History of the United States: Social Conflict and Ideological Tensions in pre-Colonial America—Part 3 The Middle Colonies


This is a summary of the first lecture of seventy in the course on the History of the United States by The Teaching Company. This is the 1st edition which is currently out of print, but for those who are interested in purchasing the current 2nd edition of this course and listening to the complete lecture series, please go to www.thegreatcourses.com.

This first lecture is given by Dr. Darren Staloff, Professor of History at the City College of New York and the Graduate Center of the City University of New York.    It covers the four culture zones of early American history; this post covers the third zone, that of the Middle Colonies (colonial New York, New Jersey, Pennsylvania, and Delaware).  


iii. The Middle Colonies

a.  Ethnic Diversity

The third region to be settled, the Middle Colonies (consisting of colonial New York, New Jersey, Pennsylvania, and Delaware), were characterized by ethnic, religious, and cultural diversity, in stark contrast to both the Chesapeake and New England. New England overwhelmingly was settled by English people from one small portion of England, East Anglia. Virginia, with the exception of the African slaves (who in the 17th century made up a fairly small percentage of the population), was overwhelmingly English.

Not so in the Middle Colonies. New York had initially been settled by the Dutch. But even during the Dutch period of New Amsterdam, it was not purely a Dutch settlement. There were German Baptists and Lutherans, as well as New England Puritans who settled parts of Eastern Long Island, and who would settle parts of the Jersey tract throughout the Raritan and Hackensack River valleys. There were of course a host of other ethnic communities as well; Swedes and Finns in the lower Delaware, Scots and Irish would arrive in small numbers, not to mention the large numbers of Amerindians.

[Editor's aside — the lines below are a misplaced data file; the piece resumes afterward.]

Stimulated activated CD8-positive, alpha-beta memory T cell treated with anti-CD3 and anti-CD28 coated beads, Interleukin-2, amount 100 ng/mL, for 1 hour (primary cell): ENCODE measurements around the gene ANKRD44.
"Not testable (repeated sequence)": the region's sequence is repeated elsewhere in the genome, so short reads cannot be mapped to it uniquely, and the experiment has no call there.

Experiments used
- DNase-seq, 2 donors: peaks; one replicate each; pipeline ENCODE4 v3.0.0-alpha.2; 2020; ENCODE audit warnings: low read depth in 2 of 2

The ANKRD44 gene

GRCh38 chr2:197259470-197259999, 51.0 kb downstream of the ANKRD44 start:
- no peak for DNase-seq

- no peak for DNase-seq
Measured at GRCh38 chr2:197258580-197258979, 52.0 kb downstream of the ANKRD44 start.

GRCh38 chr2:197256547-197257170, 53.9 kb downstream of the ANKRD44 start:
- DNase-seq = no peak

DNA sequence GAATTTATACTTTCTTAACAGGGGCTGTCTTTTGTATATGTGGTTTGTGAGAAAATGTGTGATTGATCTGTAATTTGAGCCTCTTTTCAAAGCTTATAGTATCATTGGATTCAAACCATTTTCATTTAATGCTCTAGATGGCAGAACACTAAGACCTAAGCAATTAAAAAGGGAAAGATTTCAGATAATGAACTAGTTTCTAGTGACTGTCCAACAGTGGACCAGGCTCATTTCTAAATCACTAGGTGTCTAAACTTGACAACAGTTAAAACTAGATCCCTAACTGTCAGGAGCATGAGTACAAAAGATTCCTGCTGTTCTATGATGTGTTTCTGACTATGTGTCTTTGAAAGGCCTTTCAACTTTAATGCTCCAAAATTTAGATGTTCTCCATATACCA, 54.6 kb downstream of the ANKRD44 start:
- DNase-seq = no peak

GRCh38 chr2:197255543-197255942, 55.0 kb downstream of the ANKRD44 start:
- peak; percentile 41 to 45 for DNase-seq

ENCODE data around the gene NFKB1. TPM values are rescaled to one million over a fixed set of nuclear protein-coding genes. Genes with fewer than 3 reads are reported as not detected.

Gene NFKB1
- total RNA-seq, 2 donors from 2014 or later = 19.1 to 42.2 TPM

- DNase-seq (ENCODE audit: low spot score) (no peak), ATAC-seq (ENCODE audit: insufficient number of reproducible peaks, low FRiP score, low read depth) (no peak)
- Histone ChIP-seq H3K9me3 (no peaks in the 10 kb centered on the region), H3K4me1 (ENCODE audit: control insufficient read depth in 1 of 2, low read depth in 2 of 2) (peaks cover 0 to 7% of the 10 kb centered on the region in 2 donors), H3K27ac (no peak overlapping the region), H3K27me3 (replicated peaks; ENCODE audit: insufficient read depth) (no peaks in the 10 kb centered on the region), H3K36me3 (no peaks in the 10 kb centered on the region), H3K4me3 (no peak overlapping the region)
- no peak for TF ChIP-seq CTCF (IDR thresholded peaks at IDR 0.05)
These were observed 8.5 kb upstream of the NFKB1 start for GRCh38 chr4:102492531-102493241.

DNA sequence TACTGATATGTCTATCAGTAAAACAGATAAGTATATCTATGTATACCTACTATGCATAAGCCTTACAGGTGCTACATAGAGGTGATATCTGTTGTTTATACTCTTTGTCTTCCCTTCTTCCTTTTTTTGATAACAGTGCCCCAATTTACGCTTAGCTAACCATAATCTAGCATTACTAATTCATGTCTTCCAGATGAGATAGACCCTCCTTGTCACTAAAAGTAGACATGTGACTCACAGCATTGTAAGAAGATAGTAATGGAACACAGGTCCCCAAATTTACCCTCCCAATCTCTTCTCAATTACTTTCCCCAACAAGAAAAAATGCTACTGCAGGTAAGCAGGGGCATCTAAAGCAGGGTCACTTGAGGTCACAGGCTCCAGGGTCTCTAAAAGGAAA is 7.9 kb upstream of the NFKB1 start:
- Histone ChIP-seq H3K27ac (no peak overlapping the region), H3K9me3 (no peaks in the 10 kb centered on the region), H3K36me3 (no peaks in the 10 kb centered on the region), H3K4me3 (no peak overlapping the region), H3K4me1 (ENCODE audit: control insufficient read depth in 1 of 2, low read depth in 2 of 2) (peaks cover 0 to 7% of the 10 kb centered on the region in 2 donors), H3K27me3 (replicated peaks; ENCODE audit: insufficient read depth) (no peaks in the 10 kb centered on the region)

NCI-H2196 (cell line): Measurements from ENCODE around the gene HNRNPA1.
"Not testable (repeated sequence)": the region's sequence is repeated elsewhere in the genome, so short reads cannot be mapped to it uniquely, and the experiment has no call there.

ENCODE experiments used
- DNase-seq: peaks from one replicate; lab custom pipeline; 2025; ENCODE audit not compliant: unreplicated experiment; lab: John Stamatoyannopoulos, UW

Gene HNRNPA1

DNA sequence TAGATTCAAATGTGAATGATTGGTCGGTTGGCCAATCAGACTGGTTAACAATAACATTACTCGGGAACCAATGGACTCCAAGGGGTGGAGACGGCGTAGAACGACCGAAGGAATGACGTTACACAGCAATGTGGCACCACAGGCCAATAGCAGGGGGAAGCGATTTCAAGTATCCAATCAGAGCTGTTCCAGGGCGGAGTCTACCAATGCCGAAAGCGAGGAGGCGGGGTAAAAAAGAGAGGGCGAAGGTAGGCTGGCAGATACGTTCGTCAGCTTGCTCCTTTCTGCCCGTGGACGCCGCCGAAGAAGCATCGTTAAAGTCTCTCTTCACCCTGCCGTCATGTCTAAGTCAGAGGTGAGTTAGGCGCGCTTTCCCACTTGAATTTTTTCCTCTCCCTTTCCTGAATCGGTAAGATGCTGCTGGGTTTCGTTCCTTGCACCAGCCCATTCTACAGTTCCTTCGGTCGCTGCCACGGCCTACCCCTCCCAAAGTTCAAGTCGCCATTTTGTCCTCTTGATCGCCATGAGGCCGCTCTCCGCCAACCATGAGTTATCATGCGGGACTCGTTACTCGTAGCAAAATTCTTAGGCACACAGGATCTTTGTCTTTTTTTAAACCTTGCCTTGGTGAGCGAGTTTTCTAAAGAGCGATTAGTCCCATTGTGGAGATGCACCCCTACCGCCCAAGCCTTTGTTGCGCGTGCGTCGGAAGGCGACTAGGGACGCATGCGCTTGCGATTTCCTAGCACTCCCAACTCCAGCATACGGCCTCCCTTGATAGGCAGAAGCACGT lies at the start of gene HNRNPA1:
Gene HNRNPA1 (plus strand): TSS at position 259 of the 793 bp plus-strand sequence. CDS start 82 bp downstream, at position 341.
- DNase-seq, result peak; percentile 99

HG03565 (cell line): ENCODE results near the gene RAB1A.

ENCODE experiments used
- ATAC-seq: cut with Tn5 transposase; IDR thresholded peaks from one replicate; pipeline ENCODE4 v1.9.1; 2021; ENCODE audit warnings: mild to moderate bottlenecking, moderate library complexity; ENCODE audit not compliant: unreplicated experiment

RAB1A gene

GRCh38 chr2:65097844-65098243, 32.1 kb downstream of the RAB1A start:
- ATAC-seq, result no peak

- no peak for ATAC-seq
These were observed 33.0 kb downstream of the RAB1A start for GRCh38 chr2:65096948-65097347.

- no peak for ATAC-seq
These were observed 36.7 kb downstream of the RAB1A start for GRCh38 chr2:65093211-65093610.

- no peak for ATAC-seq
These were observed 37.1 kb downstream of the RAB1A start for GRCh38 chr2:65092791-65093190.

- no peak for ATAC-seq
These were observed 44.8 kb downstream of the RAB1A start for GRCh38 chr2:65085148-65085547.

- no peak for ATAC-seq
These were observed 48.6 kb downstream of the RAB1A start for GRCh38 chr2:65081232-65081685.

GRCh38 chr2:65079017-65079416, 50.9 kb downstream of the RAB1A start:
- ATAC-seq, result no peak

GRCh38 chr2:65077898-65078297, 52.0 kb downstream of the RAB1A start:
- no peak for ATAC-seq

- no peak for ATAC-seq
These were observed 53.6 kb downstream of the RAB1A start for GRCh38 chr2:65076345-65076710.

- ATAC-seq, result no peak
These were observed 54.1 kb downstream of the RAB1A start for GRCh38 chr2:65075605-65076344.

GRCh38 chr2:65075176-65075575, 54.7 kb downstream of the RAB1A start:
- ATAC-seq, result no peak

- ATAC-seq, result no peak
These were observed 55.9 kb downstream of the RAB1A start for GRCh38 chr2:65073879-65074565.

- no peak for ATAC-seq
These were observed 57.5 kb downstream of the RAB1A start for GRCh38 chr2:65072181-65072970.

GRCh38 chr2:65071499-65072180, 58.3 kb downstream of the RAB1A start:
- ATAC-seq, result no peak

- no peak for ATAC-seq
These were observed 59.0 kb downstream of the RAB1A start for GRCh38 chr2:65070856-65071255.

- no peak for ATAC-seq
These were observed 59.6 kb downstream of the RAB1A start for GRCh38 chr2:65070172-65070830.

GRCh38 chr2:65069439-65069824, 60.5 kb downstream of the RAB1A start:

b.   Religious Diversity

The diversity was not only ethnic but also religious. Indeed New Amsterdam in the first 20 years of settlement, meaning specifically the island of Manhattan was reputed to have no less than 18 different languages spoken in the streets, and many different religious establishments; Baptists, Anglicans, Dutch Reform, New England Congregationalists, and even a small community of Sephardic Jews.

Despite all of this diversity, political life was rent with factional strife for the simple reason that in fact most people’s political identities back in the 17th century were based on their religious creeds. The phrase for this is “confessional politics,” where politics was based on one’s sectarian identities. The result was twofold: one the one hand, since no one constituted a clear majority of the religious community, there was de facto religious toleration, which the Dutch called “connivance.” This became not just de facto but de jure with the settlement of Pennsylvania. William Penn made a very important point in his Quaker settlement to establish the freedom of religion of not just his Quaker immigrants to the Delaware valley, but also the Germans who settled the Susquehanna valley and the various sects that come from the Palatine during the Religious Wars.

c.  Development of Stable Political System

So while there is religious toleration, each of these ethnic religious groups has its own political goals and ambitions. The result is all of this political conflict led to the development of fairly stable partisan factional opposition, and the development of fairly unique means of political mobilizations, such as the development of newspaper campaigns, public marches and demonstrations.